The University of Arizona

Livestock grazing effects on forage quality of elk winter range.

P.E. Clark, W.C. Krueger, L.D. Bryant, D.R. Thomas

Abstract


Carefully-managed livestock grazing has been offered as a tool to improve the forage quality of graminoids on big game winter range. Formal testing of this theory has thus far been done using hand clippers rather than livestock grazing. We report winter standing reproductive culm, crude protein, in vitro dry matter digestibility, and standing crop responses of bluebunch wheatgrass (Agropyron spicatum [Pursh] Scribn. &Smith), Idaho fescue (Festuca idahoensis Elmer), and elk sedge (Carex geyeri Boott) to late-spring domestic sheep grazing. The study was conducted in 1993 and 1994 on a big game winter range in the Blue Mountains of northeastern Oregon. Sheep grazing and exclusion treatments were applied to 20-ha plots at 3 sites on the study area Targeted utilization for grazed plots was 50% graminoid standing crop removal during the boot stage of bluebunch wheatgrass. Grazing did not influence the number of standing reproductive culms per plant in bluebunch wheatgrass. Crude protein and in vitro dry matter digestibility of bluebunch wheatgrass in grazed plots increased by 1.0 and 4.3 percentage points, respectively over ungrazed plots. Grazing reduced the standing crop of bluebunch wheatgrass by 116.9 kg ha-1 DM. Standing Idaho fescue reproductive culms decreased by 0.7 culms plant-1 under grazing. Crude protein of Idaho fescue in grazed plots was 1.3 percentage points greater than in unglazed plots. Crude protein and in vitro dry matter digestibility responses of elk sedge were inconsistent between years and may be related to utilization or growth differences between years. The levels of forage quality improvement in bluebunch wheatgrass and Idaho fescue obtained in this study could benefit the nutritional status of wintering Rocky Mountain elk (Cervus elaphus nelsoni Bailey). More research is needed regarding the effects of grazing on the winter forage quality of elk sedge.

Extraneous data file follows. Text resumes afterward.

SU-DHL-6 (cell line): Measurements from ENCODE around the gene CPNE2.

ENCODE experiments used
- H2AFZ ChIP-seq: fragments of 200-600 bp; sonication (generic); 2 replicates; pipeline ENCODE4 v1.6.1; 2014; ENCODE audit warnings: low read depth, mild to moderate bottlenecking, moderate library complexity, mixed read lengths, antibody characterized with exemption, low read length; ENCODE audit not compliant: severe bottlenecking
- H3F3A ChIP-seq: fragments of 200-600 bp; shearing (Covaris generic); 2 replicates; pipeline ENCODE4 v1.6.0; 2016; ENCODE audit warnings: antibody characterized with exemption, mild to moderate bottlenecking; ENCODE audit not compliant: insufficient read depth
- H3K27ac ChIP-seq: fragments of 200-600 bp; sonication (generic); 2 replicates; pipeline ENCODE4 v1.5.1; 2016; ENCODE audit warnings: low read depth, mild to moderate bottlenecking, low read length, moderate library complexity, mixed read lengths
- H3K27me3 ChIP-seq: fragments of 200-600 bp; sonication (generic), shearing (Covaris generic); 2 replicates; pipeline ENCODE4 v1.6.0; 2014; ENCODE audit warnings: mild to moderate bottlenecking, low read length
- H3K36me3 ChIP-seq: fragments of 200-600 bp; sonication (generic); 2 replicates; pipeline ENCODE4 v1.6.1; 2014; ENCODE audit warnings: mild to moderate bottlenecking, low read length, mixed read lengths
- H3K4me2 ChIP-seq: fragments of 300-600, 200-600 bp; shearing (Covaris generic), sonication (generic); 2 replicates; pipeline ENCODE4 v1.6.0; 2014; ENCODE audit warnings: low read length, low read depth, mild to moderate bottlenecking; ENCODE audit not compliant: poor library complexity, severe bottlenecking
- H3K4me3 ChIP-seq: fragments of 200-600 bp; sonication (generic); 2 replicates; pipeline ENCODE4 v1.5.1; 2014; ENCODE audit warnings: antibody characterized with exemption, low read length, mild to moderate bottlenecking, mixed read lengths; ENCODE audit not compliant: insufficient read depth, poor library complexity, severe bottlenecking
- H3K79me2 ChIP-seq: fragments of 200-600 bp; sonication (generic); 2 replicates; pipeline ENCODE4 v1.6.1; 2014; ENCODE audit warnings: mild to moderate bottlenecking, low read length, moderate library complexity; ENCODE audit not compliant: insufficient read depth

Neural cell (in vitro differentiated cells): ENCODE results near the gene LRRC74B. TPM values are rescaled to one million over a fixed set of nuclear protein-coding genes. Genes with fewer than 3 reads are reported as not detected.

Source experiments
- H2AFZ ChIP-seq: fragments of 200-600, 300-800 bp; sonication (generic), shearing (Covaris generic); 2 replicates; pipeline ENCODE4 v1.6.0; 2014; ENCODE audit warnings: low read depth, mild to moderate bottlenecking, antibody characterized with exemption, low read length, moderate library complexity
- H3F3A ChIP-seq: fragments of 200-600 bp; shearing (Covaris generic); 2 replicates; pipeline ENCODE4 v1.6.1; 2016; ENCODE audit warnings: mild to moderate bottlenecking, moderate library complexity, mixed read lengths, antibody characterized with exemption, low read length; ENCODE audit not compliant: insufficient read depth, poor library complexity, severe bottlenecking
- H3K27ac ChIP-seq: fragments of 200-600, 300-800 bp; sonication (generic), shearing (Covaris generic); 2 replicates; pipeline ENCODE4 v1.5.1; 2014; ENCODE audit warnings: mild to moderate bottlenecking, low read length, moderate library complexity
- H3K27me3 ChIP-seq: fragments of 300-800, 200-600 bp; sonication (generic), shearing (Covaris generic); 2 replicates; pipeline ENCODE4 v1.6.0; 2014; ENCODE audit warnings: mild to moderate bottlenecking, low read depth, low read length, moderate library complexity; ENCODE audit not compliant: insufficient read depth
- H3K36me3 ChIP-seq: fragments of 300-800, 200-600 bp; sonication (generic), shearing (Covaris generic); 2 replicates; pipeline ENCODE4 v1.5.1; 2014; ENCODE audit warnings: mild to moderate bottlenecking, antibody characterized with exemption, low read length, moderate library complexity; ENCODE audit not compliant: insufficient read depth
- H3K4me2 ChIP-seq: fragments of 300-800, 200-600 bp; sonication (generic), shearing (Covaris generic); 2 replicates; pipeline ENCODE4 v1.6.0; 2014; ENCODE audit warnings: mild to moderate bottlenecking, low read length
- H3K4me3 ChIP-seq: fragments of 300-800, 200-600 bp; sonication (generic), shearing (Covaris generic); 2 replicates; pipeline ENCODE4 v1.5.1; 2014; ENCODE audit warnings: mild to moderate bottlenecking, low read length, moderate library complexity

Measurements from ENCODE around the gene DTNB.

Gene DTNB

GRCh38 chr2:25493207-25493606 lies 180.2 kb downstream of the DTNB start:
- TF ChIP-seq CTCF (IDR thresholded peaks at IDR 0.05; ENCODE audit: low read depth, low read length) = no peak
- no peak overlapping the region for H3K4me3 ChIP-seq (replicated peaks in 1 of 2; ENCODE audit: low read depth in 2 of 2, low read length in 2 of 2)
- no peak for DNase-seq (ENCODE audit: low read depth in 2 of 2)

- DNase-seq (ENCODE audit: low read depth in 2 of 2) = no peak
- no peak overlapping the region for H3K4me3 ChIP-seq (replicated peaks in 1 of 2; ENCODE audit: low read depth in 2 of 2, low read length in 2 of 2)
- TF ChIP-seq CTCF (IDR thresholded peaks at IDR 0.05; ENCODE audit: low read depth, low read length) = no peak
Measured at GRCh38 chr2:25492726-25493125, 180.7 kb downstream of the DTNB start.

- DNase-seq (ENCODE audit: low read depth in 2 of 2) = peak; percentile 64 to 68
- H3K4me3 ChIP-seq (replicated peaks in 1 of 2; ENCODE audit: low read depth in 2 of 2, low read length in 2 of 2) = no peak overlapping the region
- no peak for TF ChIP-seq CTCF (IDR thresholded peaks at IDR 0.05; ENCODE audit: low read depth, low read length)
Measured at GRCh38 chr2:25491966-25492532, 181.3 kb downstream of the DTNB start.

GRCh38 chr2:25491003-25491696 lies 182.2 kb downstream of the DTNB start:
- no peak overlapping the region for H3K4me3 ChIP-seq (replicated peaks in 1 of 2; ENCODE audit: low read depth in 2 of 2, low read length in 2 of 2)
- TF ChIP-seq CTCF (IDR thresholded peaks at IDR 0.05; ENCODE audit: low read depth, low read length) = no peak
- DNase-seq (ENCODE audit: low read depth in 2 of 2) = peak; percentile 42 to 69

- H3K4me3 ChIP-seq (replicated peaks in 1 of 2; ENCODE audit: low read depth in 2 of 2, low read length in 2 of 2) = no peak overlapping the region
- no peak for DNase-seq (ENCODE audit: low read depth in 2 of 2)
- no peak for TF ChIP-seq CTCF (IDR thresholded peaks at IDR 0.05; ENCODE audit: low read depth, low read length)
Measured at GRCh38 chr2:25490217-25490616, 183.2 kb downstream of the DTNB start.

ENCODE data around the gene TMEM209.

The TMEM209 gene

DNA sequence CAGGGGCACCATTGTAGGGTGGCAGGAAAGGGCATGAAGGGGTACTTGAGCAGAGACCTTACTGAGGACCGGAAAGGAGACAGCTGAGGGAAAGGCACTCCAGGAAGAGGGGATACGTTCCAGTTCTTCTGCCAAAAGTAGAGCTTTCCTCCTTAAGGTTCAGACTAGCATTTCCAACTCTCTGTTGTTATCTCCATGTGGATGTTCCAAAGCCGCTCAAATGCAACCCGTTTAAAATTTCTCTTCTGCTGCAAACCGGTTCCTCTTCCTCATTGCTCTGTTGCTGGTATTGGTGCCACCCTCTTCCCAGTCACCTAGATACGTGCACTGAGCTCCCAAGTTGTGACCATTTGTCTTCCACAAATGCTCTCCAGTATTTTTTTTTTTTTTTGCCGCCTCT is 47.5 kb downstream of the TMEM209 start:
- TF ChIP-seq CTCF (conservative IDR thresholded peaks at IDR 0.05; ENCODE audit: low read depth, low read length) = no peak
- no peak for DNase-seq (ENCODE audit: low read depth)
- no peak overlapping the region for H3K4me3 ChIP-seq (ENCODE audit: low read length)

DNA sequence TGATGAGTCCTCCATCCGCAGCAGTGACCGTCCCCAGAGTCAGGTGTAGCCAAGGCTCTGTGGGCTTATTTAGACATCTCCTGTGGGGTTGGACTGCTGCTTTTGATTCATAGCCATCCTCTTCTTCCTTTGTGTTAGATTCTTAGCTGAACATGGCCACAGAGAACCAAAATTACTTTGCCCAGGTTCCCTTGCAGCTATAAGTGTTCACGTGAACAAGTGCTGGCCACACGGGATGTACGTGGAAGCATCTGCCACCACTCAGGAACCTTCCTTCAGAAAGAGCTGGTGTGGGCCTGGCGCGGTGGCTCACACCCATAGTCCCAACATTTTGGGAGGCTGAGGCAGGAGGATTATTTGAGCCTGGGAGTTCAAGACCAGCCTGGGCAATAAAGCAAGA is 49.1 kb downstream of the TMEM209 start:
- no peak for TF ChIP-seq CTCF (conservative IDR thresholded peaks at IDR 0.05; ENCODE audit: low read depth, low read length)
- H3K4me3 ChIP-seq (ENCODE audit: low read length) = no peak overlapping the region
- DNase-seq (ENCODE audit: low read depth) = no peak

DOI:10.2458/azu_jrm_v53i1_clark


Keywords


Festuca idahoensis;Pseudoroegneria spicata;carex geyeri;stems;Carex;savannas;Cervus elaphus;rain;stocking rate;Oregon;crude protein;shrubs;sheep;in vitro digestibility;biomass;canopy;grazing;forage

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